VGC I Accidentally Made a Decent Team

Bull Of Heaven

99 Pounders / 4'3" Feet
is a Pre-Contributor
Since the start of social distancing, I've gotten into playing the VGC format for the first time ever. Double battles were never my thing before, but it's turned out to be fun. I'm not very good at teambuilding yet though.

So there I was, playing around with an absolutely terrible gimmick on the VGC ladder, when I made a few tweaks to my team and ended up with my most successful build yet. I even bred the Pokemon in-game so I could use this team in the May IC, though I think I only went slightly over .500 in that. I guess I'm going to retire it now, but I've really enjoyed using it, so here's an RMT.

Team history below, in case you're wondering just how bad the original gimmick was.


Okay, so the original idea was a VGC Sticky Web team. Ribombee would try to set up Webs, Silvally would boom, and the non-lead Pokemon were all strong attackers that aren't especially fast (basically whichever such attackers I happened to think of). Oof.


With Sticky Web not working, I tried a swamp version with Water Pledge Inteleon and Grass Pledge Silvally. It was almost better, but the swamp just doesn't last long enough.


After going back to the original build, I thought I'd add the basic Snorlax/Ribombee" combo to give it another dimension. Dracovish wasn't pulling its weight, so it was what I dropped for Snorlax. At this point I thought of the team as having three "modes": Snorlax + Ribombee, Tyranitar + Excadrill, and Silvally + Webs. But...


...I soon realized that Silvally + Webs wasn't really adding anything to the team. Nothing still depended on Webs; Excadrill had Tyranitar support, Tyranitar didn't need to outspeed things, Snorlax had Speed Swap support, and I had already switched to Scarf Chandelure a while earlier because other sets hadn't been fast enough even with Webs. On top of that, Silvally was just bad, often failing to get the KOs it needed with Explosion, or even to get the Explosion off at all. The Webs gimmick was useless, so I finally got rid of it.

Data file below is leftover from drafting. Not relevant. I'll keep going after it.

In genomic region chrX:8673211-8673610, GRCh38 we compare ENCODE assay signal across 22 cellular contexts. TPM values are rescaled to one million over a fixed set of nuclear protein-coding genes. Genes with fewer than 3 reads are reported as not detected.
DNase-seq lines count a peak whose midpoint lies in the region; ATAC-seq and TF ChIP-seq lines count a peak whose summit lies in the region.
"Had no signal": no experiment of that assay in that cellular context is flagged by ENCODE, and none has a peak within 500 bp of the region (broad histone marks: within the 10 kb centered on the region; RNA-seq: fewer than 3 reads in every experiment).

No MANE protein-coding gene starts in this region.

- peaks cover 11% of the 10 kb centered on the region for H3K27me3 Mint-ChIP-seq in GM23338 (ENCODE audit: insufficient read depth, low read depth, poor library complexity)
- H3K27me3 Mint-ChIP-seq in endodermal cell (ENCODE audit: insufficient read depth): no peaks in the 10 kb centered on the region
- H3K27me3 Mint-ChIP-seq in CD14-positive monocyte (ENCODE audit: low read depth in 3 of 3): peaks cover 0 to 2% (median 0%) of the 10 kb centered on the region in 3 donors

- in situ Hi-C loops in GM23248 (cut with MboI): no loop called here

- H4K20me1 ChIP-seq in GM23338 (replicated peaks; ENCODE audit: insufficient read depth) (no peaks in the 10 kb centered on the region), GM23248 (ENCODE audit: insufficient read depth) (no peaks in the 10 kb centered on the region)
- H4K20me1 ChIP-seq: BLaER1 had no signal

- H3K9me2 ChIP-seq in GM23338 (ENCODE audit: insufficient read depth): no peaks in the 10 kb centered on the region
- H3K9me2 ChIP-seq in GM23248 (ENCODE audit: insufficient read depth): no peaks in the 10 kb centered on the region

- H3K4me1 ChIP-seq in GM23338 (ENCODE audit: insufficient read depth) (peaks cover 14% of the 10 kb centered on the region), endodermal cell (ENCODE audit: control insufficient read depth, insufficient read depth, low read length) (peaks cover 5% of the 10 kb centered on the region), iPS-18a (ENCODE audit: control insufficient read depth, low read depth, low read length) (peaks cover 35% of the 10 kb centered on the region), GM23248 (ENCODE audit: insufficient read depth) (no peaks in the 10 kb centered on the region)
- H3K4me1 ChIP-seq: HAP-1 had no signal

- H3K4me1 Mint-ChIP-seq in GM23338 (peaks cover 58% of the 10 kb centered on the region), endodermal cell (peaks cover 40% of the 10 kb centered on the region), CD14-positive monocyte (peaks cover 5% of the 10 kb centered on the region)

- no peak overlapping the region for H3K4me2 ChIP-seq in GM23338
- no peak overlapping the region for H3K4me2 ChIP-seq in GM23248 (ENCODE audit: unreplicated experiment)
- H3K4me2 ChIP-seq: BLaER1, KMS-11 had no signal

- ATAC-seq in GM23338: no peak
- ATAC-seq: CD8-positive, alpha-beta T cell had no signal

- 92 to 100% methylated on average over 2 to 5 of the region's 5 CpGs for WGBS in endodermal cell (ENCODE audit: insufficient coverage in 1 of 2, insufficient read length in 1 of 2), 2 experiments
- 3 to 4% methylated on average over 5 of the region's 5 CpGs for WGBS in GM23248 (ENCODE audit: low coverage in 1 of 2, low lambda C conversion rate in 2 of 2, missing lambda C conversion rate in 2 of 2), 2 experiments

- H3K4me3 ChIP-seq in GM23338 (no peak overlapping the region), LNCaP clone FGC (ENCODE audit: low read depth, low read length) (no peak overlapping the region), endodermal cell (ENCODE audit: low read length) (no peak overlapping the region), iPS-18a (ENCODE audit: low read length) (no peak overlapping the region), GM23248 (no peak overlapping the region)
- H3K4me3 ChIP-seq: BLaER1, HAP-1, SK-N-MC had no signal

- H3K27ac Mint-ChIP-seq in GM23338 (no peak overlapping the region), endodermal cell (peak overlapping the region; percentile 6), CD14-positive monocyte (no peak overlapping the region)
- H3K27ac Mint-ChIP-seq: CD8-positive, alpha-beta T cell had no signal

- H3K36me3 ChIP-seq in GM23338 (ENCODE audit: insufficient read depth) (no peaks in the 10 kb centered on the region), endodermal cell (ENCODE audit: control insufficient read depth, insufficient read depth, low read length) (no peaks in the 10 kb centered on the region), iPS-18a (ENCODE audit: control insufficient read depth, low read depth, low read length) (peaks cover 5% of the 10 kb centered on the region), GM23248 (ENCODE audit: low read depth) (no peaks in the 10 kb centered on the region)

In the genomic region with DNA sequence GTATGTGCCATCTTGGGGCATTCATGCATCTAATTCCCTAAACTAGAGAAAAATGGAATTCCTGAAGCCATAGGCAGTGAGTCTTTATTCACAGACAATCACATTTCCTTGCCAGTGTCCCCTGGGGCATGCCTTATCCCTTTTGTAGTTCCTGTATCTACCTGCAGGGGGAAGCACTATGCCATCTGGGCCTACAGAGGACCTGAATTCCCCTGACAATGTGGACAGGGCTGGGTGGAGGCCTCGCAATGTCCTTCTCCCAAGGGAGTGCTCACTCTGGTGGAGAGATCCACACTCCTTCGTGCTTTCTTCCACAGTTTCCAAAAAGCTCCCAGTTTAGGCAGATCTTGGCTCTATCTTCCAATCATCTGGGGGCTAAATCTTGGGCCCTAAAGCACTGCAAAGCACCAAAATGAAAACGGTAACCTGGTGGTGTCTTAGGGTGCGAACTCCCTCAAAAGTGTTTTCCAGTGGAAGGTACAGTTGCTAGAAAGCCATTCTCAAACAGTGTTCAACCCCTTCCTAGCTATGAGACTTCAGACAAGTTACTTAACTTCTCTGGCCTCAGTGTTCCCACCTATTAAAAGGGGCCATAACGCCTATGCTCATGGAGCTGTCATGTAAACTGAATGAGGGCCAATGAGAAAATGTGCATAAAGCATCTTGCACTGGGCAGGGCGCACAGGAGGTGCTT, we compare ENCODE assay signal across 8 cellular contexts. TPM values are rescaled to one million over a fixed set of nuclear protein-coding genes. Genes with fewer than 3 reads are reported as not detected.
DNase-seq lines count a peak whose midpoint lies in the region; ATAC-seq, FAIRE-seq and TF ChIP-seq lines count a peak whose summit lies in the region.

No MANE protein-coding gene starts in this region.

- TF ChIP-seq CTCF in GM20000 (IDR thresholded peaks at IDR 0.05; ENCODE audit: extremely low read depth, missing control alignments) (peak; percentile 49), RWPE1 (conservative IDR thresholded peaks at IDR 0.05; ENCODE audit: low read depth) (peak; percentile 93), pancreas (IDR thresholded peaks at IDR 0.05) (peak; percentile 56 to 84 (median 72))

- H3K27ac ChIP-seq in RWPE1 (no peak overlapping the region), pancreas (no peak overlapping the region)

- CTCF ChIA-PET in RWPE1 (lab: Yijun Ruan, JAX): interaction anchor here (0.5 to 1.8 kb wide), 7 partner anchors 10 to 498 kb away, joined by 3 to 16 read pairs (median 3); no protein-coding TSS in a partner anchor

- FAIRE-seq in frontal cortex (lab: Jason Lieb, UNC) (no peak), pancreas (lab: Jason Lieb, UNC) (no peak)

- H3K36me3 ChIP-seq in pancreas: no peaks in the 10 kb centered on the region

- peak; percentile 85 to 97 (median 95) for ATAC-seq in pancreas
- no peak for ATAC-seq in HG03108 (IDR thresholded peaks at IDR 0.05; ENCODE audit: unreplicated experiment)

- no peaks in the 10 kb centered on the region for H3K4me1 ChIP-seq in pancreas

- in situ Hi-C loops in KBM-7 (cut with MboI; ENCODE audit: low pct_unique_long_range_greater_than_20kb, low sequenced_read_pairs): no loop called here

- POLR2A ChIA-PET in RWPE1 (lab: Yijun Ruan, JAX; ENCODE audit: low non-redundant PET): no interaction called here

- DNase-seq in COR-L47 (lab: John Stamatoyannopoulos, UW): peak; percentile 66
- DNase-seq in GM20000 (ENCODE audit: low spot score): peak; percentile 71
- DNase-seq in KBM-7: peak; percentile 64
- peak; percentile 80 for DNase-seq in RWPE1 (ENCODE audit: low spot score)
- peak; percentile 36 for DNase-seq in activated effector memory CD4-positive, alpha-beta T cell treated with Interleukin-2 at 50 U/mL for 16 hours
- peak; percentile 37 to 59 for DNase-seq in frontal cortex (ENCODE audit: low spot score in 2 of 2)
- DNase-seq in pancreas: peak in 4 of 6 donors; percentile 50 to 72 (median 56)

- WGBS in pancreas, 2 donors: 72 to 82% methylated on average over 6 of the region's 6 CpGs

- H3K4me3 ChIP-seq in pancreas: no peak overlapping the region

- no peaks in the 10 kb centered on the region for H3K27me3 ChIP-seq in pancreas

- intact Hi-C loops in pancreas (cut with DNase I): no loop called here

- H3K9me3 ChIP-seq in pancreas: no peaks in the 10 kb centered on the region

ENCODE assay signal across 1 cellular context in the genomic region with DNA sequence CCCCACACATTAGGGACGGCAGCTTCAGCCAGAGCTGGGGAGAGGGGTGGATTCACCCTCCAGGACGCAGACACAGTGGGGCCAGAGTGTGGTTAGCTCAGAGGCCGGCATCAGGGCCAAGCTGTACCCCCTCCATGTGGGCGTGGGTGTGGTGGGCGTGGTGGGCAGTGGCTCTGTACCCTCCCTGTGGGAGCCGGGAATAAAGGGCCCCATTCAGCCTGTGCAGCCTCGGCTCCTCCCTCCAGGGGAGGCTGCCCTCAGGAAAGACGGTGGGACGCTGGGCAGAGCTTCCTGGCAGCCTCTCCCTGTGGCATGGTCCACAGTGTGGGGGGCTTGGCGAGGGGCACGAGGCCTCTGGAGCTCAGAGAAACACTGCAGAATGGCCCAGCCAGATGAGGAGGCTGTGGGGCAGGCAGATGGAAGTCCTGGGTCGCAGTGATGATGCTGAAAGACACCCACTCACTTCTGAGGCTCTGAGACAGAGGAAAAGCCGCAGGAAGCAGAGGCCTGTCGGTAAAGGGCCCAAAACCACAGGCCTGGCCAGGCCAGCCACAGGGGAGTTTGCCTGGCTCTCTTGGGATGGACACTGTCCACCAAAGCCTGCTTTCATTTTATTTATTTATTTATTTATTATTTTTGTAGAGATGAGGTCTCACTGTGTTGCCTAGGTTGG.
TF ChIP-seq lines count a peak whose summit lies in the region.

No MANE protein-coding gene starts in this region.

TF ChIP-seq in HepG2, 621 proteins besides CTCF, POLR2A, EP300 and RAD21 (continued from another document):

Gastrodon stood out as a replacement, since the team has so many Water weaknesses. So I gave it a try, and watched my rating suddenly take off for a bit.

One last note before we get into it: I have no idea how to do VGC EV spreads, but I know how to slap a quick 252/252/4 together.

The Team


Chandelure @ Choice Scarf
Ability: Infiltrator
Level: 50
EVs: 4 HP / 252 SpA / 252 Spe
Modest Nature
IVs: 0 Atk
- Heat Wave
- Shadow Ball
- Energy Ball
- Trick

Scarf Chandelure is sort of a complementary attacker. It's not usually the main focus of the offense, but it's a splashable threat to beat different kinds of opponents that might give its teammates some trouble. Most importantly, it nicely keeps up the team's overall offensive pressure. I used to Dynamax Chandelure fairly often, but at some I mostly stopped. It can still Dynamax sometimes.

Heat Wave is, of course, the most important attack, since it hits both opponents for big damage. Shadow Ball is the obvious second STAB attack, and is good for pressuring things like Dusclops and maybe sometimes Dragapult. Energy Ball covers Ground- and Water-types. I almost never use Trick, and have considered dropping it for Psychic, but I've kept it for the access to Max Guard. And the handful of times I have used Trick, it's been fairly clutch, most notably shutting down and entire side of the opponent's field by locking their Gyarados into Waterfall while I switched Gastrodon in.

I've thought about trying Charizard in this spot to patch up the team's Ground weakness, especially against Earthquake Excadrill (big threat; can beat both of my Pokemon at once instead of beating only one and then dying). G-Max Charizard could also give the team yet another offensive boost thanks to G-Max Wildfire. But I never tried this for a few reasons: (1) I just like Chandelure more; (2) Chandelure has Grass coverage that's usable outside of Sun/Dynamax; (3) I never quite figured out the value of Shadow Ball to this team; and (4) I eventually just stopped testing new things.


Excadrill @ Life Orb
Ability: Sand Rush
Level: 50
EVs: 4 HP / 252 Atk / 252 Spe
Adamant Nature
- High Horsepower
- Iron Head
- Rock Slide
- Protect